Cases holding the owner not to be an employer are: United States v. Crawford Packing Co., 5 Cir. 1964, 330 F.2d 194, 1964 A.M.C. 1399 (owner gave no instructions to crew as to their work and how to accomplish it); Star Fish & Oyster Co., Inc. v. United States, S.D.Ala. 1963, 223 F. Supp. 402, 1964 A.M.C. 2063 (owner gave no instructions to crew as to methods to be employed in their work, or how to accomplish it; had no control over to whom catch was sold; captain was free to operate boat in whatever manner he wished; made advances to crew, but these were in nature of loans); Osland v. Star Fish & Oyster Co., 5 Cir. 1941, 118 F.2d 772 (no connection with crew, captain hired crew and had complete control over fishing activities); W. M. Webb, Inc. v. United States, E.D.La.1967, 271 F. Supp. 249 (owner exercised no control over the methods utilized by captain and crew in performing their duties).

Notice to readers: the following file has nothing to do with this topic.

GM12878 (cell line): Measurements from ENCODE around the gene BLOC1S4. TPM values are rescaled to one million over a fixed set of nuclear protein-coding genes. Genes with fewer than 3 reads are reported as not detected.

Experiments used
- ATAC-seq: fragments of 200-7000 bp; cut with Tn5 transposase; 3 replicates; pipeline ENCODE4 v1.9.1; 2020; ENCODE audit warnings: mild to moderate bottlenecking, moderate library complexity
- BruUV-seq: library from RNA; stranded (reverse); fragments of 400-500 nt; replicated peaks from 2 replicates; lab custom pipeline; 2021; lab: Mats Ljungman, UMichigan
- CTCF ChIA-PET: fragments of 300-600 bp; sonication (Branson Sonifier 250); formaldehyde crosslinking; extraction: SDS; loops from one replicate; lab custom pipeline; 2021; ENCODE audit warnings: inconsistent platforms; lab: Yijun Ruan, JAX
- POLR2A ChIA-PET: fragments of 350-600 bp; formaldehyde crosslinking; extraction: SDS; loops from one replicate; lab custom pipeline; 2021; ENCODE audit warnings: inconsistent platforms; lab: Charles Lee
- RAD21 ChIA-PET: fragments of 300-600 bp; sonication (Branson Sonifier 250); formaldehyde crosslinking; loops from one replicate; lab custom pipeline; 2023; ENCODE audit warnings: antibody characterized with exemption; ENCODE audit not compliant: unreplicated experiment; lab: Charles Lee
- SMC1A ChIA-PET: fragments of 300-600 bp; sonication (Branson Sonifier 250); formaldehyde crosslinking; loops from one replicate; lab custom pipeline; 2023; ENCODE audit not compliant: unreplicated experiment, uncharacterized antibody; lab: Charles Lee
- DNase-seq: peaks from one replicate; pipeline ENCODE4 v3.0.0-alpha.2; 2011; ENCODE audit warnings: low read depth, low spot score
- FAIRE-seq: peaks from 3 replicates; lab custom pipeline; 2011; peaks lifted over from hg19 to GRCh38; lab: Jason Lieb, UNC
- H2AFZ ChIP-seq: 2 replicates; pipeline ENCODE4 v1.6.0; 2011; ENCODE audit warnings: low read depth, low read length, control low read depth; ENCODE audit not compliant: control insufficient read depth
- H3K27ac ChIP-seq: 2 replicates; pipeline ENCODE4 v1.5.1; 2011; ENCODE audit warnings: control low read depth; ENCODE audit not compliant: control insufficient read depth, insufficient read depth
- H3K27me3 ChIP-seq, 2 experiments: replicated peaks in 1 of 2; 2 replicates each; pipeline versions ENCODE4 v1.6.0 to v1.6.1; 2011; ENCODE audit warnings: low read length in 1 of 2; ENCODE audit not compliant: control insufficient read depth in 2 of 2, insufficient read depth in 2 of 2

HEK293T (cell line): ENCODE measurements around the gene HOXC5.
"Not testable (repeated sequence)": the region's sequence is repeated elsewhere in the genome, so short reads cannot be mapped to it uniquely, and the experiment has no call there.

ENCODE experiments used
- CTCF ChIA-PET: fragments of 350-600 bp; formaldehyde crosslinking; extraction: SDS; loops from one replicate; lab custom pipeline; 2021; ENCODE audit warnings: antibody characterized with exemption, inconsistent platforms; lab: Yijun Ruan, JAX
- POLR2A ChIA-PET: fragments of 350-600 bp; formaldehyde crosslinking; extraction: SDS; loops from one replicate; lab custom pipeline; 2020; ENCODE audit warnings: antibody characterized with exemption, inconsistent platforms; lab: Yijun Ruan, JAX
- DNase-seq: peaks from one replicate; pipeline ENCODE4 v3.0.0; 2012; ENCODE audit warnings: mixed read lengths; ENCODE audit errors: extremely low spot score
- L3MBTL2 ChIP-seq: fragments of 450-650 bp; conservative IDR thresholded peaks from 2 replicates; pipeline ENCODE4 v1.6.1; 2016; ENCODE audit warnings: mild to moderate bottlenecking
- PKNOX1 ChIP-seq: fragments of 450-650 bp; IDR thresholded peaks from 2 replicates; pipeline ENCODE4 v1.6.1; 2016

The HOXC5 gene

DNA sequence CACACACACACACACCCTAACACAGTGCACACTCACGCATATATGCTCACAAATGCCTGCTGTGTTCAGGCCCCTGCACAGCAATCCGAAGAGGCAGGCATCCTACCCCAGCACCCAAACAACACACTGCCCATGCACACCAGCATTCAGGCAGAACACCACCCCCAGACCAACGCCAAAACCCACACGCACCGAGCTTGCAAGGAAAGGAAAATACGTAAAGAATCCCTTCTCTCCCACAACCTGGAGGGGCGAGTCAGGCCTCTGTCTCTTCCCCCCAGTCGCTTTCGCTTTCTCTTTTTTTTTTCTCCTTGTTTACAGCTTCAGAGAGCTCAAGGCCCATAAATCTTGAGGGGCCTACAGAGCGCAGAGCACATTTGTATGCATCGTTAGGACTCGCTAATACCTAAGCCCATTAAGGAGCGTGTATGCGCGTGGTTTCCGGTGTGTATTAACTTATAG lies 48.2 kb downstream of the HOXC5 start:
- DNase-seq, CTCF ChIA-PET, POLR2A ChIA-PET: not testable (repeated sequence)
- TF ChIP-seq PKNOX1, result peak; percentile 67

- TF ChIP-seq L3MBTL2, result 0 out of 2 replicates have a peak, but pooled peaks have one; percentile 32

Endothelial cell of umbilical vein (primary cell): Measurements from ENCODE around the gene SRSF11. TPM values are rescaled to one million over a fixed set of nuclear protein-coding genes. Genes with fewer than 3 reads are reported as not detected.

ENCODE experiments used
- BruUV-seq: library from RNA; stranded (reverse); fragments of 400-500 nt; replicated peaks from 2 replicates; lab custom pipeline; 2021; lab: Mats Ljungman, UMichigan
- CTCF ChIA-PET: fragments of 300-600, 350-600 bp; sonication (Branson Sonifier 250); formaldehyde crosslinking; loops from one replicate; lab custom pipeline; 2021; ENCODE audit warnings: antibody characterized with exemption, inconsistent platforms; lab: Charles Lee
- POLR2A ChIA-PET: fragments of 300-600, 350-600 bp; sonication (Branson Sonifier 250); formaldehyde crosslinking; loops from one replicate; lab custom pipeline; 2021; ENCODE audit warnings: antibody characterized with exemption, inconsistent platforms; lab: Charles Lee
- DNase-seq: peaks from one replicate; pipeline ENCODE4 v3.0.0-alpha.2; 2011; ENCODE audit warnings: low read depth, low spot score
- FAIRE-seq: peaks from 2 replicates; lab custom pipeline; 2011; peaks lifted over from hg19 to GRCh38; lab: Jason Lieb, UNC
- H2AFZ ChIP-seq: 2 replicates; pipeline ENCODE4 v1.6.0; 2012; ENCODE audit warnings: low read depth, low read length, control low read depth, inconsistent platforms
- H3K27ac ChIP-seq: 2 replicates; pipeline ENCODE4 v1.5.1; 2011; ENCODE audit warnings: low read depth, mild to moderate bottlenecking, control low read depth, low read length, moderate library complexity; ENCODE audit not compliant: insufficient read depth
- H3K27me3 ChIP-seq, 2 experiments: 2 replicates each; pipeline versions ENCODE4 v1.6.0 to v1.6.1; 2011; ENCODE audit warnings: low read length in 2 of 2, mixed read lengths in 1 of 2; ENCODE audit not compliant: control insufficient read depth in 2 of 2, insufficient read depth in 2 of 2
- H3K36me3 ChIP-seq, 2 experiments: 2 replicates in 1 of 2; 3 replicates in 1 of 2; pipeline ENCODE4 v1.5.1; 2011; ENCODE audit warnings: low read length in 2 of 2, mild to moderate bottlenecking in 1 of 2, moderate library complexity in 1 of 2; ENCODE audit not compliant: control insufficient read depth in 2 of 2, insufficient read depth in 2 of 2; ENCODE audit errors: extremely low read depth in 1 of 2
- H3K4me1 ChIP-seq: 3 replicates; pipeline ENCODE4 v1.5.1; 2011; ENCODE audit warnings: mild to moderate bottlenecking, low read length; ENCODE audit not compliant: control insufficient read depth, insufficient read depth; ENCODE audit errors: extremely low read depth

Although the Capital Trawlers, Inc. case, the Crawford Packing Co. case, the Star Fish & Oyster Co., Inc. case, and the W. M. Webb, Inc. case involved determination of an employer-employee relationship for the purpose of the Federal Insurance Contributions Act (FICA) and the Federal Unemployment Tax Act (FUTA) and the factors to be considered are somewhat different, the test is still the same; we look to see whether a common law employer-employee relationship exists.